The awakening of terroirs through natural viticulture and winemaking
Over his career, Boris Champy has had the opportunity to participate in exceptional vertical tastings of Côte de Beaune and Côte de Nuits wines. Each time, he has come to the same conclusion: authentic wines from the years 1910 to 1950 have stood the test of time. They are excellent wines with fruit and complexity which are still a pleasure to drink. From the 1960s onwards, the quality becomes inconsistent, the wines are often dull, boring or sometimes dead due to intensive viticulture (chemical fertilisers, weed killers, synthetic chemistry, clonal selection, etc.).
From the 1990s onwards, the quality of the wines returns. Some have called this the “awakening of the terroirs“. Our decision to use natural viticulture and winemaking has the single but ambitious objective of producing wines with cellar-ageing potential that have taste and are enjoyable to drink.
From the vineyards to the winery: seeking the perfect balance
Boris Champy is part of that generation of winegrowers and winemakers who experienced the excessive maturities after 1990. But this generation has also heard the previous generation talk about the difficult 1970s when the lack of maturity resulted in lean, acidic wines.
The thinking behind the choice of harvest date is to obtain grapes that have reached an optimal level of maturity which means we can avoid having to make any corrections in the winery, i.e. no chaptalisation, no acidification, no added tannins. Our wine is just transformed grapes. And that alone is pretty stupendous!
Wine and sulphur: an entente cordiale
Archaeologists have found traces of wine and sulphur in barrels dating back to Roman times discovered in Reims. Sulphiting is therefore an age-old practice. Used wisely, sulphur prevents contamination by bacteria and other yeasts and thus keeps the wine from oxidising…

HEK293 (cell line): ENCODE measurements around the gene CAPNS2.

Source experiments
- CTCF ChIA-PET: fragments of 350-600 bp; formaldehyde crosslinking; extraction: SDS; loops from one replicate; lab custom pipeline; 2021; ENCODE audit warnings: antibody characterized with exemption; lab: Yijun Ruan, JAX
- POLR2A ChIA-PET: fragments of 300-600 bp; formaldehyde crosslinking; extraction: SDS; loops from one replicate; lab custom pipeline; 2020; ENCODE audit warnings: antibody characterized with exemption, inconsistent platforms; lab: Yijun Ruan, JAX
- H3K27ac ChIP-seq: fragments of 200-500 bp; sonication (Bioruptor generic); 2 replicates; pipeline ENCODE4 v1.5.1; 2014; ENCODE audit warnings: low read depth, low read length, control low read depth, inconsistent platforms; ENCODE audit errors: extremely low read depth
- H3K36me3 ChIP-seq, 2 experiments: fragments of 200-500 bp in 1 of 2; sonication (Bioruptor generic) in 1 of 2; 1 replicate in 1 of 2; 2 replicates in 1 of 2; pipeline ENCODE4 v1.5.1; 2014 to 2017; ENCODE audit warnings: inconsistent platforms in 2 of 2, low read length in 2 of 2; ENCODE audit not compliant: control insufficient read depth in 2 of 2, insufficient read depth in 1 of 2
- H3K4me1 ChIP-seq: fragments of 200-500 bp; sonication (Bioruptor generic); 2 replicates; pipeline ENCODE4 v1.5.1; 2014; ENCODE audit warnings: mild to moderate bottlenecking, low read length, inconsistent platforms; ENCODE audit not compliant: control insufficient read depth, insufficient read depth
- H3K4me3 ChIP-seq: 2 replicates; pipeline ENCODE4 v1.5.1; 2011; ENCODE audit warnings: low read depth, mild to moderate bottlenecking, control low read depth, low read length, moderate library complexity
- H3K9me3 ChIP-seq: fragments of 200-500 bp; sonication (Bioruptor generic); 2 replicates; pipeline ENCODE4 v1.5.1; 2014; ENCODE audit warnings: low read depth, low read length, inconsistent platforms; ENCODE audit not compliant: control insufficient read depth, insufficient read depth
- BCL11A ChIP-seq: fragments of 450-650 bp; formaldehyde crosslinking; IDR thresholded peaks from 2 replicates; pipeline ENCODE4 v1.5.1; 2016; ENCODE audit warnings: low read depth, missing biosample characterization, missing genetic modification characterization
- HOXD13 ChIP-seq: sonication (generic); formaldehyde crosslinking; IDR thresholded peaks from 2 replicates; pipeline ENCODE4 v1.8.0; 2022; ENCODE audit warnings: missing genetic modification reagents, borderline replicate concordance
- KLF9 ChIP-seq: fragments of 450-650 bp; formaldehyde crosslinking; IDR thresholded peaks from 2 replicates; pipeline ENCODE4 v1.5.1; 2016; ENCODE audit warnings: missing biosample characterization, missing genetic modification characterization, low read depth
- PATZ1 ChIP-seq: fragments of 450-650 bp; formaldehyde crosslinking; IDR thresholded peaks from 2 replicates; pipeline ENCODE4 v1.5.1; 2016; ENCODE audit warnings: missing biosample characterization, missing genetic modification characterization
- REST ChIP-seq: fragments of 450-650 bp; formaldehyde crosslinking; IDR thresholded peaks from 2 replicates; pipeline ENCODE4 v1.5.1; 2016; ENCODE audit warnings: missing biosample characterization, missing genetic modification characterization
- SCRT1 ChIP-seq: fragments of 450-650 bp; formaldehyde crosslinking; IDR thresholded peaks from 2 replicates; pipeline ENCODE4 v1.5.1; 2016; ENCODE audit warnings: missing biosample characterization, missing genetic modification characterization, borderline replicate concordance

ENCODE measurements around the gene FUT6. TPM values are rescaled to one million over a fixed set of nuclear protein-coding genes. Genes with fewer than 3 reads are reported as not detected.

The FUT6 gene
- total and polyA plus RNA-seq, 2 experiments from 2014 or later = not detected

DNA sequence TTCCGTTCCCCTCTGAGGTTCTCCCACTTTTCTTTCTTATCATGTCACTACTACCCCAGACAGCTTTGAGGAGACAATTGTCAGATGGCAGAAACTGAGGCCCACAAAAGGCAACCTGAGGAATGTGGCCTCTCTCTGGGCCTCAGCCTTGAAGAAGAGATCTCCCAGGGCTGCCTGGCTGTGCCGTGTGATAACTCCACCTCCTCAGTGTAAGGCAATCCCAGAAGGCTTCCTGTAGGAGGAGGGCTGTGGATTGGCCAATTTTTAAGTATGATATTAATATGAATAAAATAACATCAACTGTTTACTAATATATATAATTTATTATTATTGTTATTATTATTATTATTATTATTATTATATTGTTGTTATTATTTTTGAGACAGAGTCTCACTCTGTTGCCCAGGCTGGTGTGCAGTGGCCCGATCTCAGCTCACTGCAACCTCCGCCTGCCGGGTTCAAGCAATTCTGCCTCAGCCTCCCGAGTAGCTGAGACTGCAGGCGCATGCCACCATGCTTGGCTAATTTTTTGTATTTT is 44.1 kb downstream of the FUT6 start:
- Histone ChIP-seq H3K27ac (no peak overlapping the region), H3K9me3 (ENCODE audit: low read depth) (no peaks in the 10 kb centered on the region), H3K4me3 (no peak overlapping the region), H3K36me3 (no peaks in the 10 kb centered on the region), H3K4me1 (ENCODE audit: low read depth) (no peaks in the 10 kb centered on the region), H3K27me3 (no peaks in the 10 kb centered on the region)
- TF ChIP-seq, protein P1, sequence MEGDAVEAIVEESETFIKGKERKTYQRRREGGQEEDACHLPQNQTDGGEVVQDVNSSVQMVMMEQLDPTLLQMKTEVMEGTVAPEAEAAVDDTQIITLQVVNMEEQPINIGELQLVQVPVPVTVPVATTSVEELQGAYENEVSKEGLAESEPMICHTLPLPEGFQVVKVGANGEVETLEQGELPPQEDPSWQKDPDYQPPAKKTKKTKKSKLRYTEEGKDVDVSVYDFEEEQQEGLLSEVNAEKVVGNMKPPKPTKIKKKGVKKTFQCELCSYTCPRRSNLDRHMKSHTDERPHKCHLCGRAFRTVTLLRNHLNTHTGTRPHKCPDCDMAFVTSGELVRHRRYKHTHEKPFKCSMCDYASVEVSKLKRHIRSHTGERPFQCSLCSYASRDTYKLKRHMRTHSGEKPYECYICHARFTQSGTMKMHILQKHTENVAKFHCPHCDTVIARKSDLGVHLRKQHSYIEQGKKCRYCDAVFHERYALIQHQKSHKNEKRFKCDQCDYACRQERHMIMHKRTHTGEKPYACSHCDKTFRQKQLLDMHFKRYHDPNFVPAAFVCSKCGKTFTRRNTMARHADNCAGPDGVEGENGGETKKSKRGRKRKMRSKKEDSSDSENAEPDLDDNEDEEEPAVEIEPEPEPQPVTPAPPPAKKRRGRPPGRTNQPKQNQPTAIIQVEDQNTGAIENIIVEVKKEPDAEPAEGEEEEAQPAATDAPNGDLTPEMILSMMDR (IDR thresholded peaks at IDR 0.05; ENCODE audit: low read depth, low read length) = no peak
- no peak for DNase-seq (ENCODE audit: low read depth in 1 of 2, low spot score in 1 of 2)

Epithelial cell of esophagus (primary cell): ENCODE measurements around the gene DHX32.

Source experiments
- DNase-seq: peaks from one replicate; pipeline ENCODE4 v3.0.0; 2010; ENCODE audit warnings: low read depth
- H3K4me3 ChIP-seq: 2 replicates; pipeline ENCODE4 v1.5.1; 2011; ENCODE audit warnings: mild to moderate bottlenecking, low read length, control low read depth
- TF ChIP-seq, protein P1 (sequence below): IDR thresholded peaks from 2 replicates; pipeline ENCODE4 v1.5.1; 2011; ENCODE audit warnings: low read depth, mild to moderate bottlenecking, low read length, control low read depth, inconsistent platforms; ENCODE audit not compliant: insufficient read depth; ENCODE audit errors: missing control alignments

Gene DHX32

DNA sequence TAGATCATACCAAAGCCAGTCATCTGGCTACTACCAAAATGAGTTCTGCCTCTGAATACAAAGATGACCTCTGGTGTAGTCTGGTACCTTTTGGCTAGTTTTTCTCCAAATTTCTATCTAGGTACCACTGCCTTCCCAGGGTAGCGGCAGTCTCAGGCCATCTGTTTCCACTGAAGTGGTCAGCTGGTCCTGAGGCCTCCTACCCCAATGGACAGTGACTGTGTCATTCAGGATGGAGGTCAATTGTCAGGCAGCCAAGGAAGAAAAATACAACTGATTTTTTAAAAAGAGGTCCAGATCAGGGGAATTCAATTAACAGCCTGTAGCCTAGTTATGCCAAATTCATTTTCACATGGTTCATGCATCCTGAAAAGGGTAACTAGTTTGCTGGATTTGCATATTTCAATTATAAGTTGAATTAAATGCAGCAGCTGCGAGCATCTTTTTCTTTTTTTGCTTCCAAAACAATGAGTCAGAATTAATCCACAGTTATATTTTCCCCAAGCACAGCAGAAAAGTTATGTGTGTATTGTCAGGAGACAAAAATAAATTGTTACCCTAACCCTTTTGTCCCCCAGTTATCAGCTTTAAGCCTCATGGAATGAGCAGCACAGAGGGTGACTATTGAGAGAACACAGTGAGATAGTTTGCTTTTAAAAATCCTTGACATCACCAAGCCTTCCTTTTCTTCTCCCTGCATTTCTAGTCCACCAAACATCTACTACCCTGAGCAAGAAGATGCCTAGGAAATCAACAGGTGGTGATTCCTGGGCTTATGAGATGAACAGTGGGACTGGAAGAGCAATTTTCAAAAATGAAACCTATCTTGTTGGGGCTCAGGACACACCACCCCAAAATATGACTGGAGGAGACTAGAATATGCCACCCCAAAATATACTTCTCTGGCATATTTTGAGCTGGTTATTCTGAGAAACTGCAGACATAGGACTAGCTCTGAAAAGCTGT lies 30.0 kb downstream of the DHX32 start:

Our goal is to have the terroir express itself! That is to say, have the nuances of the soil and the climate transcribed in the wine through the grapes. Thus, each year, a particular lieu-dit might offer up pronounced notes of raspberries with long tannins on the palate, while another terroir will have more of a black fruit character with coated tannins.
Microbiological faults in the wine (volatile acidity, Brettanomyces yeast, etc.) standardise the wines and erase the terroir. When a wine is contaminated by Brettanomyces, whether it is from Bordeaux, Burgundy or Italy, the fault will dominate, not the terroir.
To be able to use as little sulphur as possible, we must have perfect control over all the stages of the winemaking process: perfect sorting of the grapes, dynamic fermentation, storage at the right temperature, impeccable cellar hygiene, etc.